Netflix’s “Indian Matchmaking” is a blockbuster hit across the English-speaking world, if not beyond. It is understandable that the Baby Boomers and GenXers have been captivated by the series, many of whom may have undergone some kind of “matchmaking” themselves.
What about other millennials and GenZ? What did they make out of the series? Did their opinions differ from the older generations? Would they be attracted to a series which depicts a style of marriage that they won’t probably end up choosing?
The eight-part series, which premiered on July 16, follows Sima Taparia, a professional matchmaker from Mumbai, who travels across the U.S. and India, to help prospective brides and grooms find their ideal match. We meet a variety of people, and watch them navigate awkward first dates and meetings with the families.
The young adults this reporter spoke to watched the series out of curiosity and had diverse reactions to it. But they all agreed that the show propagated sexism, colorism, as well as caste and class biases. Some were angry with the lack of representation, and with age old stereotypes being brought to the forefront, and for others, it was an opportunity to understand the various aspects of arranged marriages that they weren’t aware of.
For Christina Paul, a senior at University of Connecticut, majoring in Molecular and Cell Biology, matching of the horoscopes, astrology and the face reading were fascinating; while for Pallavi Pathak, a business major and a junior at Babson College in Boston, it was a lesson in history about the Guyanese community.
“As an Indian American whose parents did not have an arranged marriage I did not know much about arranged marriage so I was able to learn a lot about the process and the various efforts that go into it,” Christina said.
“I thought the series was dressed up as ‘showcasing how arranged marriages worked’ and hence the creators felt justified in portraying colorism, casteism and unrealistic beauty standards,” says 27-year-old Meghna Baskar, a consultant in the Wealth Management FinTech industry. “Overall, I thought it was okay.”
Aditi Sinha binged-watched the series with her mother and her grandmother. For her, along with curiosity, the idea of watching someone one who looks like her on television helps. “It feels relatable,” says the 24-year-old Care Coordinator at Memorial Sloan Kettering Cancer Center.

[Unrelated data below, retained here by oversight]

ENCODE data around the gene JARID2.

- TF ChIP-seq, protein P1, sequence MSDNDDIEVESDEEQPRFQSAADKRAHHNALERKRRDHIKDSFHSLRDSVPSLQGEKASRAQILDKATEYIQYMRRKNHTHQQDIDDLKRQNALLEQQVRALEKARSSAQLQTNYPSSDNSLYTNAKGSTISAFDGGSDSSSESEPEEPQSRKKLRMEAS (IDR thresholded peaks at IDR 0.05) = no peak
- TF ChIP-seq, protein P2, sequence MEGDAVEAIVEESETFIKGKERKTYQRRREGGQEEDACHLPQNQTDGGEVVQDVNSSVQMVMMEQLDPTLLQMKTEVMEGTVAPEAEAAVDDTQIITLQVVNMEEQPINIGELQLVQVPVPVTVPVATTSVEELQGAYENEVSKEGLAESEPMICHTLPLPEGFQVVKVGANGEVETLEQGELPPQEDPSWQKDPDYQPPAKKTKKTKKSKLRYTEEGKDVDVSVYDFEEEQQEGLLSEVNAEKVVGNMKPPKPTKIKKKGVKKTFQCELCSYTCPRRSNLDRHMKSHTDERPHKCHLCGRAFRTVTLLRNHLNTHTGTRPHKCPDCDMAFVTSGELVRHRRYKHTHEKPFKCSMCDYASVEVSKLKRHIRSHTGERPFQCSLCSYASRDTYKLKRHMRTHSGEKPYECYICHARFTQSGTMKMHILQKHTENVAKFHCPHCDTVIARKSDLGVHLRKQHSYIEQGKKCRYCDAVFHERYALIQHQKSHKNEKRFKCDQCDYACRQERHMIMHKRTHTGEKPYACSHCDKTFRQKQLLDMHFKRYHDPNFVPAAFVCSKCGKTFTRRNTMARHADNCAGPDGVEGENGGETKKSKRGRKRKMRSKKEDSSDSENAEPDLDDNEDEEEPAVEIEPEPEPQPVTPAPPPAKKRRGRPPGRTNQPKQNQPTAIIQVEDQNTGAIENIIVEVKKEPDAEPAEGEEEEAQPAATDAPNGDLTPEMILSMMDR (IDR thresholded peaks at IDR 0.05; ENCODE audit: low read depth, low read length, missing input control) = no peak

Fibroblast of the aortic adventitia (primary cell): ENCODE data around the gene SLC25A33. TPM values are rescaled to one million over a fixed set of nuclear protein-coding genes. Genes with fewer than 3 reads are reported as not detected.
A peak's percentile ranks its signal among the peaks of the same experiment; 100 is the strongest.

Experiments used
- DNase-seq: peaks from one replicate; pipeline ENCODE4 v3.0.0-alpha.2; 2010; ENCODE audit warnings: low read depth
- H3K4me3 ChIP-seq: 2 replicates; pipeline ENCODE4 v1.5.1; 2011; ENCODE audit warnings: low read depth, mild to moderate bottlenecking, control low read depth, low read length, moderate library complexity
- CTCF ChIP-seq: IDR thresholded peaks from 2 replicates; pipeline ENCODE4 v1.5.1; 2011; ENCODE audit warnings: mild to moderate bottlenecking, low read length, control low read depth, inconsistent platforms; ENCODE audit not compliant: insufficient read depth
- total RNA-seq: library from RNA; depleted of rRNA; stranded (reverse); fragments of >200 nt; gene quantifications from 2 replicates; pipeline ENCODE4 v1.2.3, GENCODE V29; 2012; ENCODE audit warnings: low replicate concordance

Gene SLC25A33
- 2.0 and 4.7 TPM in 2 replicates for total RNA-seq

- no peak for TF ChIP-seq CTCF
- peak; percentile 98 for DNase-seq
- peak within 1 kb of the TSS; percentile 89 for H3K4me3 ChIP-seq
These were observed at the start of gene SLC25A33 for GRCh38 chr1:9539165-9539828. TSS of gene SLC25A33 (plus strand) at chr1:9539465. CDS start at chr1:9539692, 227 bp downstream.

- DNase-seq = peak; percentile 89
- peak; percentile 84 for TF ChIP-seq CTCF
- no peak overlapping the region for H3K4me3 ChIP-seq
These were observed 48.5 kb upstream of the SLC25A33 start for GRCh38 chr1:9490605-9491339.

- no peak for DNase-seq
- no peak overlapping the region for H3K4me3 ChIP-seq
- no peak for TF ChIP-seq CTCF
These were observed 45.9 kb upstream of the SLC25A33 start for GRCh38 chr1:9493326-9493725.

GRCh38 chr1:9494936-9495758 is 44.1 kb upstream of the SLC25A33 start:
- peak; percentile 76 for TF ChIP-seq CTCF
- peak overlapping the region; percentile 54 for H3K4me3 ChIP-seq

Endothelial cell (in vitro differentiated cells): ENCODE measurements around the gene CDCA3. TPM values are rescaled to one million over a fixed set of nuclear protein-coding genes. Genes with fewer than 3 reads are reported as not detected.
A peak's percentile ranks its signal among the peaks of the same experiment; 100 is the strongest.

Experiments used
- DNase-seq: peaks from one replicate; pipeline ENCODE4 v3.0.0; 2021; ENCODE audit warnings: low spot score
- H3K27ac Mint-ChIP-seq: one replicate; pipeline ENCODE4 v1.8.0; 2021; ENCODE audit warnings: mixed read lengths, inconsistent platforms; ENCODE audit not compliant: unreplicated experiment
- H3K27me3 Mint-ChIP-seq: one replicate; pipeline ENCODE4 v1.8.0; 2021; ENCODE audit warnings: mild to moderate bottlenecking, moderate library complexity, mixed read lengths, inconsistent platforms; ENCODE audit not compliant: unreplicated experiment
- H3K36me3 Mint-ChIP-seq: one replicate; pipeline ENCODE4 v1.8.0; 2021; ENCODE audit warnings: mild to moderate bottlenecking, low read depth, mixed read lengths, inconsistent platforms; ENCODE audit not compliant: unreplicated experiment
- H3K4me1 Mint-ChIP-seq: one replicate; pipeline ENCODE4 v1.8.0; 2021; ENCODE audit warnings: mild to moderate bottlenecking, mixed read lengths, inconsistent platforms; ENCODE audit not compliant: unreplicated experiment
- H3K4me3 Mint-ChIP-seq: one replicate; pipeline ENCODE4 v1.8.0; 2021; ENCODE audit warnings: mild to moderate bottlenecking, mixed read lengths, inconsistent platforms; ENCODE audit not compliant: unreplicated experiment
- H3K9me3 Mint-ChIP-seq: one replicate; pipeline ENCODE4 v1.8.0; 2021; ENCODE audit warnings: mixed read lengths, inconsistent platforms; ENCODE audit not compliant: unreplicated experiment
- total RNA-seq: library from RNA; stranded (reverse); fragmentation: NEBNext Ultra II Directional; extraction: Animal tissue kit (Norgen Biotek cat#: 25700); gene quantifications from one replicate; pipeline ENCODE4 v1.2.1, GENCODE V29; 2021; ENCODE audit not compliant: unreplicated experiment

More than anything else, it was the curiosity of knowing the final outcome of the couples kept most of them glued, despite not agreeing with the shows’ premise.
For some, the series seemed diverse, with the inclusion of Nadia, the Guyanese woman of Indian origin, or Vyasar, with a troubled childhood, or the highly ambitious Aparna, or Rupam, the single mother. And then there were those who couldn’t get past the stereotypes.
“I definitely felt that the show did its best to talk about diversity,” says Rishabh Midha, a junior at Purdue University in Indiana, studying Aerospace Engineering. “They took in people from all over the world and clearly showed that there are more progressive meetings when the boy and girl would meet on their own.”
Pallavi disagrees. “The first word that comes to mind when I think of this show is definitely not diverse,” she says, adding that the series has two sides. On the one hand there are “the more traditional families in India who wanted a perfect and ‘flexible’ daughter-in-law,” and on the other side of the spectrum are “the more ‘modern suitors’ who were looking for independent partners.” Although people from different cultures and backgrounds were depicted, Pallavi says “there was no explanation about how exactly the culture differs or why that even matters.” However, “if the whole purpose of this show was to show diversity in the South Asian community, I do not think this was the show for it,” she observes.
Aditi concurs on the diversity bit with Rishabh, but has issues with how the series approached women. “Telling a divorced woman with a child that she should, off the bat, expect less or even worse proposals, because ‘that’s just how people are’ was unnecessary,” she says. “I’m sure Rupam had already felt the cultural pressure and judgement, and to have someone who you’re looking to for help say that is unhelpful.” Similarly, Aditi brings up Ankita, whose skin color and weight were brought up constantly. She was also “kept in the dark” that the guy she was meeting was divorced. “It seemed that even if the men presented in the show had issues, it was never held against them. They were never perceived as someone who was offering less, but the women were.”
And what did these youngsters think of Sima aunty, the eponymous Indian matchmaker? There was no agreement there either.
“Sima aunty is exactly the kind of person who perpetuates the stigma of color, race and caste in the Indian culture,” says Meghna. “She reminds me of a meddling Indian aunty who sticks her nose in other people’s business, giving them unsolicited advice on how to live their lives.” Meghna says that although she claims to be “progressive” Sima aunty doesn’t “emulate a shred of that virtue in her interactions, especially with women.” It is words like “flexible” and “compromise” which are used as “proxies for sentiments that the woman must give up her independence and her pursuits for the good of the family.”